Colleyville, a community of about 26,000 people, is about 15 miles (23 kilometers) northeast of Fort Worth. By Sunday morning, the police perimeter around the synagogue had shrunk to half a block in either direction and FBI agents could be seen going in and out of the building. A sign saying “Love” — with the “o” replaced with a Star of David — was planted in a neighbor’s lawn.
Reached outside his home Sunday, Cytron-Walker declined to speak at length about the episode. “It’s a little overwhelming as you can imagine. It was not fun yesterday," he told the AP.
Andrew Marc Paley, a Dallas rabbi who was called to the scene to help families and hostages upon their release, said Cytron-Walker acted as a calm and comforting presence. The first hostage was released shortly after 5 p.m. That was around the time food was delivered to those inside the synagogue, but Paley said he did not know if it was part of the negotiations.
“He appeared a little unfazed, actually, but I don't know if that was sort of shock or just the moment," Paley said of the first hostage who was released.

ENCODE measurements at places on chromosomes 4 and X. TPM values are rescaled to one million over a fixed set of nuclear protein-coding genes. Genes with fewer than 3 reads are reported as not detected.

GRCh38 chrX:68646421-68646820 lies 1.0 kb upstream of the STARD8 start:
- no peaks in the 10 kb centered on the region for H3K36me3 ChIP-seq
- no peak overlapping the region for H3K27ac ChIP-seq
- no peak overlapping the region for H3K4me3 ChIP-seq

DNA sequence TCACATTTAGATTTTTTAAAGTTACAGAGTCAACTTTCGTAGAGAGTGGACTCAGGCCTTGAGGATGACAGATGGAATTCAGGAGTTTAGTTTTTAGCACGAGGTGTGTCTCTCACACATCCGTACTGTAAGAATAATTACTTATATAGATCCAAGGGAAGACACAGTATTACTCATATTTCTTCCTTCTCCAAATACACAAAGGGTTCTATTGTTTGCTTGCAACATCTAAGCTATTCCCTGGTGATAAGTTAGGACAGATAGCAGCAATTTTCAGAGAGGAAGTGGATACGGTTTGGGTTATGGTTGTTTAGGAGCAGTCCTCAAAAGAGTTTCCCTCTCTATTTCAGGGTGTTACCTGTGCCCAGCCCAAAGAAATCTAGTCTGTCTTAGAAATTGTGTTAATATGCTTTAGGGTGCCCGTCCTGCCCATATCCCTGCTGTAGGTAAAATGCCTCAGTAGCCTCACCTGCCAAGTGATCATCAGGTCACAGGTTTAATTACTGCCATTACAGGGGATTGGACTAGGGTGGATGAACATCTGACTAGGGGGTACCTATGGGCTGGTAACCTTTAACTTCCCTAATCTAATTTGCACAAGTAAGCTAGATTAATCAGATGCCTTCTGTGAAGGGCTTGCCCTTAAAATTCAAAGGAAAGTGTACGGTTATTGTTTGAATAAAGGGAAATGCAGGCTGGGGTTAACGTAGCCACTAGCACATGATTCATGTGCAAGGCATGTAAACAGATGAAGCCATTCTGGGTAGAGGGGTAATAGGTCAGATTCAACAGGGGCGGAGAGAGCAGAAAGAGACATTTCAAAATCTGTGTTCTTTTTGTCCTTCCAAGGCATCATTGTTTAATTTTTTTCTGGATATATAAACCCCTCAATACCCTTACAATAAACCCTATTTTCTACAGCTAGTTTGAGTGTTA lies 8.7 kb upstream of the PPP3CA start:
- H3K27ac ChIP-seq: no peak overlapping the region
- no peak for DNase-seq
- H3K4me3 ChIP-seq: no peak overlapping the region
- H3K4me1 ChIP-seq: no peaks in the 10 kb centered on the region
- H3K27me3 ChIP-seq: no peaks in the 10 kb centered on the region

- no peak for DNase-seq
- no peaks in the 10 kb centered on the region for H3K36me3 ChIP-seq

Cytron-Walker said his congregation had received training from local authorities and the Secure Community Network, which was founded in 2004 by a coalition of Jewish organizations and describes itself as “the official safety and security organization” of the Jewish community in North America. Michael Masters, the CEO of the organization, said the congregation had provided security training in August and had not been previously aware of Akram.
The standoff led authorities to tighten security in other places, including New York City, where police said that they increased their presence “at key Jewish institutions” out of an abundance of caution.
Israeli Prime Minister Naftali Bennett said on Twitter that “this event is a stark reminder that antisemitism is still alive and we must continue to fight it worldwide."
Tucker reported from Washington, D.C. Also contributing to this reporter were Associated Press writers Paul J. Weber and Acacia Coronado in Austin; Michael Balsamo in Washington; Colleen Long in Philadelphia; Elliot Spagat in San Diego; Jennifer McDermott in Providence, Rhode Island; Michael R. Sisak in New York; Holly Meyer in Nashville, Tenn.; and Issac Scharf in Jerusalem.
Jake Bleiberg And Eric Tucker, The Associated Press